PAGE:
One of the most abiding images that plays out in the mind when one thinks of MS Dhoni is from 2007 after India won the first ever WorldT20 in South Africa. Dhoni, who led the Indian side for the first time ever, had navigated his team through many ups and downs with admirable calm, and after India’s final triumph, that too against Pakistan, was not overtly excited.
Instead of jumping around in a frenzied, melodramatic manner, a trademark celebratory expression of most modern players, he moved away from the centre of attention, leaving his players to hog the limelight in the middle. He walked around the ground and in one touching gesture, took off his shirt and draped it around a young boy, clamouring for his attention.
It was that moment, more than the win itself or his captaincy, that defined the man. In his moment of glory, the young man, who was given the captaincy of India’s T20 team after a depressing World Cup failure in the 50-over format, decided to step back a bit rather than get overwhelmed by the occasion. This victory was unexpected as India was persuaded to participate in the event much against its wishes. Whether this change of mind was necessitated because of the threat a rebel T20 event had posed to the Indian establishment at home or purely for commercial considerations is a matter of debate, suffice to say that this win convinced India that the future of the game lies in this shortest format.
It is fitting perhaps, that Dhoni should now be T20’s most successful player in the Indian Premier League, that was introduced in the aftermath of India’s World Cup win. The IPL is now the most popular cricket tournament across the world, its viewership vying with even the 50-over World Cup. The legend of Dhoni, ever since that day at the Wanderers in Johannesburg, has only grown, and today he is, without doubt, one of the most revered sportsmen India has ever had.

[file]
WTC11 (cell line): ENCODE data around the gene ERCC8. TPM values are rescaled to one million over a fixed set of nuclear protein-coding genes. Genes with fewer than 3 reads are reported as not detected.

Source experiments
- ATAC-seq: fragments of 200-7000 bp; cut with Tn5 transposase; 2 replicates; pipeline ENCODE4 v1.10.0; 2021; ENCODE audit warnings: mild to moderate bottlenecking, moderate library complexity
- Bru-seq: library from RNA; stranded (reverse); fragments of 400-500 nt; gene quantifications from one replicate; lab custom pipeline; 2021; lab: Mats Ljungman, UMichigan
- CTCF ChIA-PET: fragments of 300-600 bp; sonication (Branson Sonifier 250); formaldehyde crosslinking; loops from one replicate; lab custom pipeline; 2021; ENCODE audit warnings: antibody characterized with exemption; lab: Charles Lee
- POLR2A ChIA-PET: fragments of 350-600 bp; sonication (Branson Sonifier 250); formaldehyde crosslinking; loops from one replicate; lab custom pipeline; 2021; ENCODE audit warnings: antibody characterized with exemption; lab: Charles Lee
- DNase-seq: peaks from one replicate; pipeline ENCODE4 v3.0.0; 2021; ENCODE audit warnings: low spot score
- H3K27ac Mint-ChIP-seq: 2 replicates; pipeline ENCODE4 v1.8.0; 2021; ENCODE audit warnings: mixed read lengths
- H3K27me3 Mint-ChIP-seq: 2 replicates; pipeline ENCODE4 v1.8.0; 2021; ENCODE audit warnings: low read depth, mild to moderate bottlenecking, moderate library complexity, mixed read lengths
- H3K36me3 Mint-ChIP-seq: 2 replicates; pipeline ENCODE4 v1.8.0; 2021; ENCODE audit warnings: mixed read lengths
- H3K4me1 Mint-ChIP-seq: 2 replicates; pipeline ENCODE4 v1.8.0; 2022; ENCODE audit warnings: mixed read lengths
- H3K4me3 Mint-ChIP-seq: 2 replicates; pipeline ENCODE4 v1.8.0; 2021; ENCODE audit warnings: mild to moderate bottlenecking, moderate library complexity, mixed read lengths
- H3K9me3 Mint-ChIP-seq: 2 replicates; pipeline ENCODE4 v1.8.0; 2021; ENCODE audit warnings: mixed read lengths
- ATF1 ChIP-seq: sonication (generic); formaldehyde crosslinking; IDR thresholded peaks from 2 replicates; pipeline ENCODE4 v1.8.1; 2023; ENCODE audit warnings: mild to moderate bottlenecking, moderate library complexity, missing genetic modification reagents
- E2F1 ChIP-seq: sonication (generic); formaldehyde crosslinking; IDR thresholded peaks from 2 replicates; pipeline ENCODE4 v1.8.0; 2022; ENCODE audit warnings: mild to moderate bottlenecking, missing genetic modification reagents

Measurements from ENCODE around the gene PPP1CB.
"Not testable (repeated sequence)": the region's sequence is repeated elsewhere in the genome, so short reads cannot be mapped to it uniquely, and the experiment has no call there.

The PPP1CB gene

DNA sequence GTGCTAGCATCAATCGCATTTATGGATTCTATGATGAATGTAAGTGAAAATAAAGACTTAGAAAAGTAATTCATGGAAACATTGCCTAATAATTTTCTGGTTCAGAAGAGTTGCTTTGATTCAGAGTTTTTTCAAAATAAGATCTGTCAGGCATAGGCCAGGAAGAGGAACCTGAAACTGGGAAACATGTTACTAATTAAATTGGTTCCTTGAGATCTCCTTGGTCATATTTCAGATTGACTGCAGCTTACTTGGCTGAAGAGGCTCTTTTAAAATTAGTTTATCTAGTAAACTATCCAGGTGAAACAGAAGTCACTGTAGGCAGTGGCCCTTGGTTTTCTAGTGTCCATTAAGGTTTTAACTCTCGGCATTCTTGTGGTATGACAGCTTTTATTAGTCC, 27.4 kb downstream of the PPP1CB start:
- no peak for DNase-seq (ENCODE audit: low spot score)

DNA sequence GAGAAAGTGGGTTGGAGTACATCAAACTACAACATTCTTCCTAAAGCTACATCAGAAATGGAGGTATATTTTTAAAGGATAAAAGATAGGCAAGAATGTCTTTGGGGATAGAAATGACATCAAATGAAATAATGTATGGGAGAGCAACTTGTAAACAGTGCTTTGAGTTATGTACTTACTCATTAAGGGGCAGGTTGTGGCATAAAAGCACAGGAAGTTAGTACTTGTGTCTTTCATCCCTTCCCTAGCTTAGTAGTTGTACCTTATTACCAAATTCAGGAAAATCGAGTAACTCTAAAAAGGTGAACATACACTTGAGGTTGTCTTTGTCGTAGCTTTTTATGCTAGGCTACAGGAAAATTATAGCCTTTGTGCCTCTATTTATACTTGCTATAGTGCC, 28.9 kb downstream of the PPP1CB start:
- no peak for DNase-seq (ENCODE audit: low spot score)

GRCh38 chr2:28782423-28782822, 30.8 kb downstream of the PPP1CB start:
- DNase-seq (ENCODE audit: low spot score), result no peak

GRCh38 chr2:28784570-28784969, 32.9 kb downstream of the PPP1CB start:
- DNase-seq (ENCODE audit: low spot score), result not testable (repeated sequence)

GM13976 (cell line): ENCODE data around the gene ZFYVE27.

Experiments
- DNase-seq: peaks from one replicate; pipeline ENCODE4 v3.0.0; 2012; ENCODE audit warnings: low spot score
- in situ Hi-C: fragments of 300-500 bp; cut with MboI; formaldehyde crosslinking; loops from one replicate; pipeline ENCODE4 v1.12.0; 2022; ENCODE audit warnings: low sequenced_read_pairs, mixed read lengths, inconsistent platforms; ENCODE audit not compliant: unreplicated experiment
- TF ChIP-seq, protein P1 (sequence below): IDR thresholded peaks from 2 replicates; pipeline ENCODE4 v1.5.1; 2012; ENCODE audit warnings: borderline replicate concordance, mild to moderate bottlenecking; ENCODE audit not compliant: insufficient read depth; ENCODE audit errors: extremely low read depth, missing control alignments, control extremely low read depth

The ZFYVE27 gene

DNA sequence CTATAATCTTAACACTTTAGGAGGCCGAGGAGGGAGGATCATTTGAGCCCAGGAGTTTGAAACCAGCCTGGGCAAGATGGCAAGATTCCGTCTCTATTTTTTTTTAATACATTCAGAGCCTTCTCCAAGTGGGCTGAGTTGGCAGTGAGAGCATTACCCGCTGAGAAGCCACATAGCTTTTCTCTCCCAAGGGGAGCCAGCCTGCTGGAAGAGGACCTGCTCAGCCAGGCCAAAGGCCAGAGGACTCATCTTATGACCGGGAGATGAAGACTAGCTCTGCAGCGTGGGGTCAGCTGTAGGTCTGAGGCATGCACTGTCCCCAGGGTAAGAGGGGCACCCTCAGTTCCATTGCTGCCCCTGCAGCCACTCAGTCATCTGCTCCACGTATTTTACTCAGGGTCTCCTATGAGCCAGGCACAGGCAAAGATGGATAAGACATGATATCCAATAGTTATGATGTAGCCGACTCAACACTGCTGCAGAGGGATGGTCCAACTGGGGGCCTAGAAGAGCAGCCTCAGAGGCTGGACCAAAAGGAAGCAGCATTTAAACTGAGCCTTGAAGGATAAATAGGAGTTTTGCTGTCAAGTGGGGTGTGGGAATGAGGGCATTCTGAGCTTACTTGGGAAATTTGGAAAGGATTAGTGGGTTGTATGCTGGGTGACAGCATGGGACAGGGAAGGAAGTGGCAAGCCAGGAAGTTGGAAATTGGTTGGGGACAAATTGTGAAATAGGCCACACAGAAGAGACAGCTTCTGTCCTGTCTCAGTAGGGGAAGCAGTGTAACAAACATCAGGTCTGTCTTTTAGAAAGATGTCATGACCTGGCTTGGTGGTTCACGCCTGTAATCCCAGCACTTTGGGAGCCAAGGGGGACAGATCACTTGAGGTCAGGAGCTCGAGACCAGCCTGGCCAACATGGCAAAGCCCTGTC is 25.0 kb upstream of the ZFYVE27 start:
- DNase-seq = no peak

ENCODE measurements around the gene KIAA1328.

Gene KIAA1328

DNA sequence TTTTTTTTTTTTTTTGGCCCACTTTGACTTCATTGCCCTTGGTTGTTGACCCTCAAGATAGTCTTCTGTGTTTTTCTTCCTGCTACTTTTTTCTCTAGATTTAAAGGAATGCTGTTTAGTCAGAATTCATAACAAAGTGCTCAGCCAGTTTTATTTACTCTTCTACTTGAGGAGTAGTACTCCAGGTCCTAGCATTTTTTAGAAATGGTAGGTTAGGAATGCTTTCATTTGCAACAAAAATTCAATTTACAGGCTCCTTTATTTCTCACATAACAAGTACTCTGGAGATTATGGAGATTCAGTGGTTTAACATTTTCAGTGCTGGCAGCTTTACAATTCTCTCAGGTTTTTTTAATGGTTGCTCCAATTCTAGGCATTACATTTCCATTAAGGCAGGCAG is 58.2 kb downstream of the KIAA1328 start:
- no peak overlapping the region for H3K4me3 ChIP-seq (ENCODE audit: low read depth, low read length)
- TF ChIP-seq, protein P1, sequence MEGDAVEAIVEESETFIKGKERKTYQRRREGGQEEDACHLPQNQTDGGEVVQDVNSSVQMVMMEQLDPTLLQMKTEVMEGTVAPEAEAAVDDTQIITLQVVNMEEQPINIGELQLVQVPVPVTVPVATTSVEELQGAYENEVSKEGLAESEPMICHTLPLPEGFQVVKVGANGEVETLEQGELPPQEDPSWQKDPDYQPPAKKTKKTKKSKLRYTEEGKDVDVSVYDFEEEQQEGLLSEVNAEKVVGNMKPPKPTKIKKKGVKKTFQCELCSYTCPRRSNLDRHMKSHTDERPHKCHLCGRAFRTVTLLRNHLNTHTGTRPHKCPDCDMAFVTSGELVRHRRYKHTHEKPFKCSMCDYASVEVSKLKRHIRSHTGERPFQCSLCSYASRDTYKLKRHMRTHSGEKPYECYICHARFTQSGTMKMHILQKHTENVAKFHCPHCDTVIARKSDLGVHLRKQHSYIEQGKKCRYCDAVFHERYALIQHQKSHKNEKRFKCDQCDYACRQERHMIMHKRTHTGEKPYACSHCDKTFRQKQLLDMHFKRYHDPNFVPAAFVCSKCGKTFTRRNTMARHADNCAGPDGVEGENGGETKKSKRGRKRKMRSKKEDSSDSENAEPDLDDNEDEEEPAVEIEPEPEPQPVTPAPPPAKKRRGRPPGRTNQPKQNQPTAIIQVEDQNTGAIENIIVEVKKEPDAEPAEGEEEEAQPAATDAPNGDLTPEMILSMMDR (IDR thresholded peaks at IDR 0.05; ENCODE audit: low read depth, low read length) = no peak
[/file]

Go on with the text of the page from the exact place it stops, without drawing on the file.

He may have not won this IPL, losing by a hair’s breadth, but that does not matter. The boy from Jharkhand is a great draw anywhere in the world, more so in his adopted city of Chennai, where he is their own, a god who can win you a match with just one stroke of his genius.
Dhoni, by any reasonable assumption, should now be on his very last legs of international cricket. Unless he defies age and logic, the World Cup to be played in England later this month, should be his swansong. At 37, it is not easy to keep oneself fit and motivated, as even if the mind is willing, the body may not be. He has had an injury scare in the IPL this year, having had to miss a few games, because of a recurring back problem. He has been pragmatic enough to shun the longer format a long time back, giving up on Test cricket in 2014 itself to preserve himself for the shorter formats. In a different age and time, him giving up Tests for the slam-bang version would have drawn howls of protest and even outright condemnation. Dhoni is more a product of the speed age we live in, which has limited attention time and no one cares why and when he stopped playing in Tests. All they care is that it has helped him stay focussed, motivated and fit to prolong his short-term career goals.
He is now going to be put to his final, ultimate test. Does he still have it in him to finish the games, as he has often done in the past for India, like he did in the 2011 final? The answer to that may well decide India’s fate in the World Cup.